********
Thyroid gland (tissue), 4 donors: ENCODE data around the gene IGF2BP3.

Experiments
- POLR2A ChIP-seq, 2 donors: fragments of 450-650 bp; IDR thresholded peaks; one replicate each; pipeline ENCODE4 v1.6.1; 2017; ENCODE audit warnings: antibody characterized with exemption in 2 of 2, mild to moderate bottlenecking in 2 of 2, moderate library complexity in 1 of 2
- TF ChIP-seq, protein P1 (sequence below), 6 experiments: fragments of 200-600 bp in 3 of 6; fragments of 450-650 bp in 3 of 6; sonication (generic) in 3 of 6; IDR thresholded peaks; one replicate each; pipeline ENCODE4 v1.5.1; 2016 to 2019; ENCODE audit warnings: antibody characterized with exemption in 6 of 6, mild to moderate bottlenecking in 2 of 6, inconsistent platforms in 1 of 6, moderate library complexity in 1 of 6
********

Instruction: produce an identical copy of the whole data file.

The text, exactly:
Thyroid gland (tissue), 4 donors: ENCODE data around the gene IGF2BP3.

Experiments
- POLR2A ChIP-seq, 2 donors: fragments of 450-650 bp; IDR thresholded peaks; one replicate each; pipeline ENCODE4 v1.6.1; 2017; ENCODE audit warnings: antibody characterized with exemption in 2 of 2, mild to moderate bottlenecking in 2 of 2, moderate library complexity in 1 of 2
- TF ChIP-seq, protein P1 (sequence below), 6 experiments: fragments of 200-600 bp in 3 of 6; fragments of 450-650 bp in 3 of 6; sonication (generic) in 3 of 6; IDR thresholded peaks; one replicate each; pipeline ENCODE4 v1.5.1; 2016 to 2019; ENCODE audit warnings: antibody characterized with exemption in 6 of 6, mild to moderate bottlenecking in 2 of 6, inconsistent platforms in 1 of 6, moderate library complexity in 1 of 6